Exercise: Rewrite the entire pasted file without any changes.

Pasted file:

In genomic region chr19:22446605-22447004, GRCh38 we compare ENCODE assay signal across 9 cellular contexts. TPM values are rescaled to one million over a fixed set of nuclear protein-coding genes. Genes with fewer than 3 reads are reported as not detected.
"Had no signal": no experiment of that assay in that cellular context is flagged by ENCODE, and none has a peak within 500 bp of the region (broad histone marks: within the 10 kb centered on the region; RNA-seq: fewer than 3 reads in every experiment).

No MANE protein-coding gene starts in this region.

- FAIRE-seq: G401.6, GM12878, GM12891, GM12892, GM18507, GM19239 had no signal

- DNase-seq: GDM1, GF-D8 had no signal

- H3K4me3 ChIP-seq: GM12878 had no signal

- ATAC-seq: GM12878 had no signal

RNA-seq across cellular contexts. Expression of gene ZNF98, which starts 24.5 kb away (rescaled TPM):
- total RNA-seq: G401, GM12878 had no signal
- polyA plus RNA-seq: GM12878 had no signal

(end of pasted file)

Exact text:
In genomic region chr19:22446605-22447004, GRCh38 we compare ENCODE assay signal across 9 cellular contexts. TPM values are rescaled to one million over a fixed set of nuclear protein-coding genes. Genes with fewer than 3 reads are reported as not detected.
"Had no signal": no experiment of that assay in that cellular context is flagged by ENCODE, and none has a peak within 500 bp of the region (broad histone marks: within the 10 kb centered on the region; RNA-seq: fewer than 3 reads in every experiment).

No MANE protein-coding gene starts in this region.

- FAIRE-seq: G401.6, GM12878, GM12891, GM12892, GM18507, GM19239 had no signal

- DNase-seq: GDM1, GF-D8 had no signal

- H3K4me3 ChIP-seq: GM12878 had no signal

- ATAC-seq: GM12878 had no signal

RNA-seq across cellular contexts. Expression of gene ZNF98, which starts 24.5 kb away (rescaled TPM):
- total RNA-seq: G401, GM12878 had no signal
- polyA plus RNA-seq: GM12878 had no signal